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Flame Retardants and the Construction Industry

Flame Retardants Ensure Safer Buildings

Flame retardants are used in building materials and products to meet important fire safety standards and codes. Flame retardants are designed to stop or slow the spread of fire, and provide critical escape time.

Specifically, flame retardants in construction materials are used to raise the threshold temperature at which a material ignites, reduce the rate at which materials burn, and minimize the spread of flames. Three major categories of building materials that require the fire-protective benefits of flame retardants include cables and electrical wires, insulation, and structural elements.

Protective Coating for Cables and Electrical Wiring

Today’s modern structures contain a large volume of electrical wires and cables, from phones and computers to heating systems and elevators. Electrical and communications equipment that feeds into various rooms of a building is usually bundled together and can run vertically from floor to floor behind the walls of a structure, potentially increasing the fire risks from short circuits and other electrical malfunctions. If one wire is the cause of a fire, for example, it potentially affects all of those in proximity. In addition, hidden cables and wires cannot be easily checked or maintained on a regular basis. Builders use plastic insulation treated with flame retardants to coat wires and cables, keeping a spark or flame from spreading along the covering, and reducing the chance of electrical fires.

Flame Retardant on Insulation Saves Lives

Large sheets of polystyrene foam boards and rigid polyurethane foam panels are widely used in the building and construction industry to insulate walls and ceilings to manage sound and temperature. These foam boards allow builders to meet national and state energy efficiency requirements, but it can ignite easily and give off toxic fumes when burning. Flame retardants are required to be applied to these materials to increase fire resistance and give individuals more time to evacuate a building.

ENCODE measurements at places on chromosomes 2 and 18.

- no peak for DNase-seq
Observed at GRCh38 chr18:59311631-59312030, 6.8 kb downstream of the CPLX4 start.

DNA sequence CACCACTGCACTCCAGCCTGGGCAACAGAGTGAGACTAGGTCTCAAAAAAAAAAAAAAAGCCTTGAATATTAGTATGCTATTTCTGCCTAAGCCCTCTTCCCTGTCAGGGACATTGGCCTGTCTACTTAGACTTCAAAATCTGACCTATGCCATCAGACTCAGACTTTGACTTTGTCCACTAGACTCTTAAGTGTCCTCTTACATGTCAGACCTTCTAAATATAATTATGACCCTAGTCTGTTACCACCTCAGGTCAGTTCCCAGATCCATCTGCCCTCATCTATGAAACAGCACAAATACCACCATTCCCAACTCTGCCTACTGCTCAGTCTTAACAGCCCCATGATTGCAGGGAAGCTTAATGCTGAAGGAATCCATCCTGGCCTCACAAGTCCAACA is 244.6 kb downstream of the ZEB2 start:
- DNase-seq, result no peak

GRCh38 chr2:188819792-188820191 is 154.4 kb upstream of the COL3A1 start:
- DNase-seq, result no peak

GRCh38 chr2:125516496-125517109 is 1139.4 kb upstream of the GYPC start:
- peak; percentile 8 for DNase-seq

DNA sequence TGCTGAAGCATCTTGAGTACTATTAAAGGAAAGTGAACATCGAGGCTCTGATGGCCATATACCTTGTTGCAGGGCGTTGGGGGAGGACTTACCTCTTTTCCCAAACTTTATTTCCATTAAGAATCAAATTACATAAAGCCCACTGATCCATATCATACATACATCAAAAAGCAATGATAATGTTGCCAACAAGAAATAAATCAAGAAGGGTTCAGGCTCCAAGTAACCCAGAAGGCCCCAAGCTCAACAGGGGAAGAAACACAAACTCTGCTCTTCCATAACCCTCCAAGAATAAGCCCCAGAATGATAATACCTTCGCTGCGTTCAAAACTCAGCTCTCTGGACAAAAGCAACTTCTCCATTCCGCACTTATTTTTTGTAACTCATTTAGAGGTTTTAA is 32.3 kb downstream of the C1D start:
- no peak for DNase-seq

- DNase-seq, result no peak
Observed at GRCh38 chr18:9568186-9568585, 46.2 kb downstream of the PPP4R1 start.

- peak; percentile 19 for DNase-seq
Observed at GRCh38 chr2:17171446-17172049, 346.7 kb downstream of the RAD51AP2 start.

Heat Resistance for Wood, Metal, and Plaster Infrastructure

Steel structures, metal sheets, wood, plaster, and concrete used in building construction are coated with special paints and sealants that expand and form a thick insulating, non-flammable foam. Flame retardants are an important component in the formulation of these coatings.

At a certain temperature, steelwork can lose its ability to bear weight, and can buckle or collapse, compromising the structural integrity of a building. In the event of a fire, the flame retardant coating on the steel helps prevent this from happening by insulating the metal structure from the heat.

The wide variety of applications used in the building and construction industry, from electrical wires and cables to decorative fixtures, require the use of an equally wide variety of flame retardants. Turning Star's flame retardants are recognized across the world for their high quality, ease of application, and non-toxicity. Learn more about the Turning Star's flame retardant products and services for the construction industry.

Article courtesy of North American Flame Retardant Alliance

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